As easy as it is to raise the multiplier in BIOS by a few steps, there is not much headroom for overclocking on this chip, at least if we restrict us with air cooling. Even with a high-end cooler like the Noctua NH-D14 we are using, the APU tops out at around 4.6 – 4.7GHz, which is only a few 100MHz above the maximum turbo frequency. It won’t net you a lot of performance though. The reason for this is that the CPU cores would start to throttle more extensively compared to stock speed.

Clock Throttling

Even at stock speed we observed some throttling when the CPU cores are loaded with a program like Prime95. The cores would start out at 4.3GHz, then back off to 4.2GHz but after a few seconds start to clock down to 4.1GHz and even lower for brief moments. This can be observed with AMD Overdrive which displays the clock of each core or CPU-Z (if you right clock anywhere on the main page you get a regularly updated clock rate display). Given that we used a high performance CPU cooler (Noctua NH-D14), we believe this is a real issue.

The throttling can also be observed by looking at a power meter at the wall outlet. As we will show in our power consumption measurements later, when Prime95 load is started the power draw will quickly reach some maximum value and then get lower in steps of a few watts every few seconds until it stabilizes.

It should be noted that Prime stresses the CPU cores in a way that no ordinary software does. Indeed we didn’t observe throttling when running other CPU intensive software like Cinebench, WinRAR or during gaming. However, when you overclock, throttling also happens in regular application which in the end degrades performance so you either have limited gains, no gain at all or even a decline. That is why when overclocking Richland (or really any Bulldozer or Piledriver CPU), one needs to pay close attention to throttling to ensure it actually provides a meaningful benefit.

GPU Overclocking

On the contrary, we found that the GPU has quite some headroom for overclocking. The GPU can be overclocked either in BIOS or via AMD Overdrive. It should only be unlocked on K-models but we weren’t able to verify this claim. We were able to overclock it up to 1013MHz which is a 20% increase. In 3DMark11, which is known to scale very well with GPU performance, this netted us a 9% increase in performance (a score of 1827 with DDR3-1866 for comparison purposes with the benchmarks that follow). We would like to note that with Trinity we were able to hit the same 1013MHz on the GPU. Given how the GPU overclocking works internally, even if Overdrive allows you to set clocks at 1MHz granularity, internally the GPU clocks are only applied stepwise. The next step would be 1085MHz, which wouldn’t run stable on either Trinity or Richland.

In general we don’t recommend overclocking AMDs APUs. The reasoning behind this is that if you really need more graphics performance you won’t get that much out of it as the integrated GPU in Richland is mostly limited by memory bandwidth. Even if you use expensive overclocker memory, you wont be able to push memory bandwidth much above 40GB/s, in more sane configurations you will hover more around 30GB/s. Even lower midrange discrete GPUs like AMDs Radeon HD 7750 or NVIDIAs GeForce GTX 650 will happily outperform the integrated GPU and are available starting around $100.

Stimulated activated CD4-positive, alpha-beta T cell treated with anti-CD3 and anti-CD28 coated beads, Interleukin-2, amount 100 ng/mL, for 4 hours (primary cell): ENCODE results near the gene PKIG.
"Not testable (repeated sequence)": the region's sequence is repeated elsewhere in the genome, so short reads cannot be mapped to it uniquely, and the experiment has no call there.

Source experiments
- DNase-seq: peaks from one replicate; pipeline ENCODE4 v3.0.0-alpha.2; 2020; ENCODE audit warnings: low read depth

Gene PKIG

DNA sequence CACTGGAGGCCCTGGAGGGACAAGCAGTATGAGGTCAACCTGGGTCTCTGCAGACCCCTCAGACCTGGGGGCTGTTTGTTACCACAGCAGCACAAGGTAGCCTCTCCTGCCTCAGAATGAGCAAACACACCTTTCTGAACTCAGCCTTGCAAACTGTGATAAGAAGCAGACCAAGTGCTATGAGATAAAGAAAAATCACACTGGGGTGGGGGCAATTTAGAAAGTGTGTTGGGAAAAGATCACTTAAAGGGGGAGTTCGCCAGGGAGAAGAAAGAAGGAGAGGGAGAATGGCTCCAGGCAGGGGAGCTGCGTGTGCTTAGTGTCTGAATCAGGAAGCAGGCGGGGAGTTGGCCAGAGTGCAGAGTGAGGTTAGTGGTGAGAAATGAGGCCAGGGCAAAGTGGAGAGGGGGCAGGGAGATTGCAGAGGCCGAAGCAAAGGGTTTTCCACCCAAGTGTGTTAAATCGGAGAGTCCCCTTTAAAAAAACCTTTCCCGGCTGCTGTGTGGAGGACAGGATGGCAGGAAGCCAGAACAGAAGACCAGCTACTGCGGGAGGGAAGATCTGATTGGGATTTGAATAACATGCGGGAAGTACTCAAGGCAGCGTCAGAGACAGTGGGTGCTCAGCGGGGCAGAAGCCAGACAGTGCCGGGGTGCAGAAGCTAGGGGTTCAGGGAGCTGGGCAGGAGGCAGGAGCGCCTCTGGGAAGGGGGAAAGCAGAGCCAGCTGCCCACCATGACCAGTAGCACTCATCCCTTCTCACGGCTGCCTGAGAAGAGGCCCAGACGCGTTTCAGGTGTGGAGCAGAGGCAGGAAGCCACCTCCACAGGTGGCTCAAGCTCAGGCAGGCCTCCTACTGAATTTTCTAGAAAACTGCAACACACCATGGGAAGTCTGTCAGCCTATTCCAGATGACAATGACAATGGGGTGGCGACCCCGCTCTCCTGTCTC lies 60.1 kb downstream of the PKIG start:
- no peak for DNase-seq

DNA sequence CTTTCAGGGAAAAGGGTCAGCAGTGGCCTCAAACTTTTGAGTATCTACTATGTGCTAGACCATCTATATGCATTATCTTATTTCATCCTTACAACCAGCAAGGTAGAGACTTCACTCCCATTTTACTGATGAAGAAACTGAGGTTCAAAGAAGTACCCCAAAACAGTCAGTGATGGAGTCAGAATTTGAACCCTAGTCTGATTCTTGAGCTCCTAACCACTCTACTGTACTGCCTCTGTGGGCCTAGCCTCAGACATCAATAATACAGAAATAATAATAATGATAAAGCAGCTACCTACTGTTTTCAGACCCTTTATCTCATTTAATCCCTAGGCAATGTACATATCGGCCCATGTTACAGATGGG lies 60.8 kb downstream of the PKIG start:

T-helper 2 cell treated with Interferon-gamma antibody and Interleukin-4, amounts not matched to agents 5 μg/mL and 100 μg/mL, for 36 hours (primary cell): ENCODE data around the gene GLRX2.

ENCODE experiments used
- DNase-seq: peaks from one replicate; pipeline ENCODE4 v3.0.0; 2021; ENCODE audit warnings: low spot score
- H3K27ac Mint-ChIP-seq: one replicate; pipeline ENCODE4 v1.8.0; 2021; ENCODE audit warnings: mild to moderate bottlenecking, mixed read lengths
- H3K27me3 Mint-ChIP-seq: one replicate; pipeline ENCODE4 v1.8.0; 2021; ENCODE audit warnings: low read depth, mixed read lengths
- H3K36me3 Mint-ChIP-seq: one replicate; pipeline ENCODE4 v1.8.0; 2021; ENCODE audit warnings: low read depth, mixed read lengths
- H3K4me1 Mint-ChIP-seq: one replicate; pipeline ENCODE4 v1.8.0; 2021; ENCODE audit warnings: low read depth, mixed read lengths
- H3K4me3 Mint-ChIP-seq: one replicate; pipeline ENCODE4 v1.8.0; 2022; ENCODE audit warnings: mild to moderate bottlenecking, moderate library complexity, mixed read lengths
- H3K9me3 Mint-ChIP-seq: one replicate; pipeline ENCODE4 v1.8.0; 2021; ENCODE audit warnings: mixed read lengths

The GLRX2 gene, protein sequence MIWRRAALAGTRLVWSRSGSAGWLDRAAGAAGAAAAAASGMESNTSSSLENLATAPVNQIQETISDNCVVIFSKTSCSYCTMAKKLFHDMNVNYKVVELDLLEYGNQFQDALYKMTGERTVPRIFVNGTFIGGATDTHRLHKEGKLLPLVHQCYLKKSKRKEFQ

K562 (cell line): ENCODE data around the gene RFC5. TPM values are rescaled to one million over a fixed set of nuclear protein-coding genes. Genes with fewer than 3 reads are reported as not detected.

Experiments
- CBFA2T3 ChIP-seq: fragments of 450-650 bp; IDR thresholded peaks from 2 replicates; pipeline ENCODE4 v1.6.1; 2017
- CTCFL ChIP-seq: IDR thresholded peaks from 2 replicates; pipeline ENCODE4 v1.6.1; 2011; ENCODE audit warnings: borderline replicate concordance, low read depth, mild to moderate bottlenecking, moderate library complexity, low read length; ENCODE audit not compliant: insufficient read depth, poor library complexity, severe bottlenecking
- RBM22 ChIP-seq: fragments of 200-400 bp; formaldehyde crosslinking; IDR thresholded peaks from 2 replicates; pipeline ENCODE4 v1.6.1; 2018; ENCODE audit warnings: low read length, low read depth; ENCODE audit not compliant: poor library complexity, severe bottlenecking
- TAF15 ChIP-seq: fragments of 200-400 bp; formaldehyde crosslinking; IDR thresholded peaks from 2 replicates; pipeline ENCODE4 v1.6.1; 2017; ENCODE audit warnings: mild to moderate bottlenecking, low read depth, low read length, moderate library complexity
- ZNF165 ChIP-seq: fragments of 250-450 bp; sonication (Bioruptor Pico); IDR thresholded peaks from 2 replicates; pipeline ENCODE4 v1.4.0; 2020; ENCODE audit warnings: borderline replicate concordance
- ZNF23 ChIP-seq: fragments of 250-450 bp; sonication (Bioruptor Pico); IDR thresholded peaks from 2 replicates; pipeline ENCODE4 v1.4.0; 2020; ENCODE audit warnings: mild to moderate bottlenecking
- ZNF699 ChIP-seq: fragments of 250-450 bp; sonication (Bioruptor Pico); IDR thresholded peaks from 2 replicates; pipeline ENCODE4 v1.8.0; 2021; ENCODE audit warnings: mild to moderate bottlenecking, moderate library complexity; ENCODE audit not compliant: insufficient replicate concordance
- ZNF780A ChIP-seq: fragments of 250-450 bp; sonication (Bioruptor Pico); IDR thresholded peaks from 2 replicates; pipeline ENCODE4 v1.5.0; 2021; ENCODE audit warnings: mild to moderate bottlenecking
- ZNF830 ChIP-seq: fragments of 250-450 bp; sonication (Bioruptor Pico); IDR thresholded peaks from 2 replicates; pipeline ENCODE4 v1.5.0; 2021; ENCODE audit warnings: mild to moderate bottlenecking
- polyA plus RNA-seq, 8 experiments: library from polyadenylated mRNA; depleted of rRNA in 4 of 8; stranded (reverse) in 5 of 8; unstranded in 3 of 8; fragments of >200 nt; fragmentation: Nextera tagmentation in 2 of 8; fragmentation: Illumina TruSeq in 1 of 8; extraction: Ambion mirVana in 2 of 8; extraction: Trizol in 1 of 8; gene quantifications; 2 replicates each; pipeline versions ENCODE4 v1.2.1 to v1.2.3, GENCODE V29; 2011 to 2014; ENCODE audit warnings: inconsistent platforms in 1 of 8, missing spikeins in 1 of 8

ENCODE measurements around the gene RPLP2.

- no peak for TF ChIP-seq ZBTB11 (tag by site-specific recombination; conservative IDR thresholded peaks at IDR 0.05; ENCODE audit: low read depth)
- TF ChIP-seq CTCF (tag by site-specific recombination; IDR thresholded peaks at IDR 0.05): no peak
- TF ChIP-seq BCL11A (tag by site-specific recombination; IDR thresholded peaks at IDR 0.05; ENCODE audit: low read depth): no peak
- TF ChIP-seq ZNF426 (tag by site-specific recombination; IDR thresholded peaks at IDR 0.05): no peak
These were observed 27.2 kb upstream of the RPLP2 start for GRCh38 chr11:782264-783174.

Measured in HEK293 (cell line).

Benchmark Tests

Unless otherwise noted, all 3DMark benchmarks were run at the performance preset with default settings.

3DMark Vantage

In the already dated 3DMark Vantage Richland makes a good showing, delivering in excess of 5% extra performance over Trinity, which is inline with the GPU clock increase. It can be seen that on these chips performance scales very well with increased memory performance. While on Llano and Ivy Bridge the thirst for more bandwidth levels off at DDR3-1866, Trinity and Richland would hunger for more.

3DMark 11

This test shows a similar result as the 3DMark Vantage one, albeit in a DirectX 11 setting. Intel’s last generation integrated graphics falls back compared to the DirectX 10 workload.

3DMark

We also included our scores for the latest 3DMark including the tiered tests Fire Strike, Cloud Gate and Ice Storm. We only have scores of the more recent platforms in these tests. The results again show that there is very good scaling with memory bandwidth which explains why AMD pushes DDR3-2133 memory with the 6800K.

Cinebench

The CPU test clearly shows AMDs weak point ? the performance of the x86 cores. With only a minor increase in clock speed Richland can only bring incremental improvments to the table, while Intel’s Ivy Bridge runs circles around it.

In the OpenGL test AMD can snap the lead again due to the much more capable integrated GPU. Similar to the 3DMark tests we can also see strong memory scaling in OpenGL.

WinRAR

WinRAR mostly stresses the x86 cores and the memory subsystem. Therefore the lead of Intel’s 3770K is not unexpected. AMDs APUs show memory scaling, but for some reason the DDR3-1600 setting didn’t fly too well with them.

Gaming Performance

We also ran a number of tests in actual games. Similarly to what we said with Llano we continue to believe that APUs are best suited for less demanding games. The most recent blockbusters can be played as well, but most of the time a severe reduction in quality settings and or resolution is necessary to obtain playable framerates.

Even though the APUs became more capable over the course of the last years, it is still true that in order to play at High quality settings, a 1280×720 (720p) resolution is optimal for this kind of product. When going to 1920×1080 (1080p) keep in mind that the number of pixels more than doubles or in other words, the framerate would be cut in half. To get a smooth experience it would then be necessary to reduce quality settings to Medium or Low, depending on the game. Instead of crippling the visual fidelity of games we would recommend going with a $100-120 discrete GPU that can deliver stable frame rates at high quality settings.

World of Warcraft

We set the resolution to 1280×720, all the settings to the highest possible setting (High or Ultra respectively), except Shadows, which was set to ‘Good’. We also enabled 4xAA and 8xAF. We used the Troll intro scene displayed after creating a fresh troll character as a benchmark sequence and used Fraps to measure the frames per second.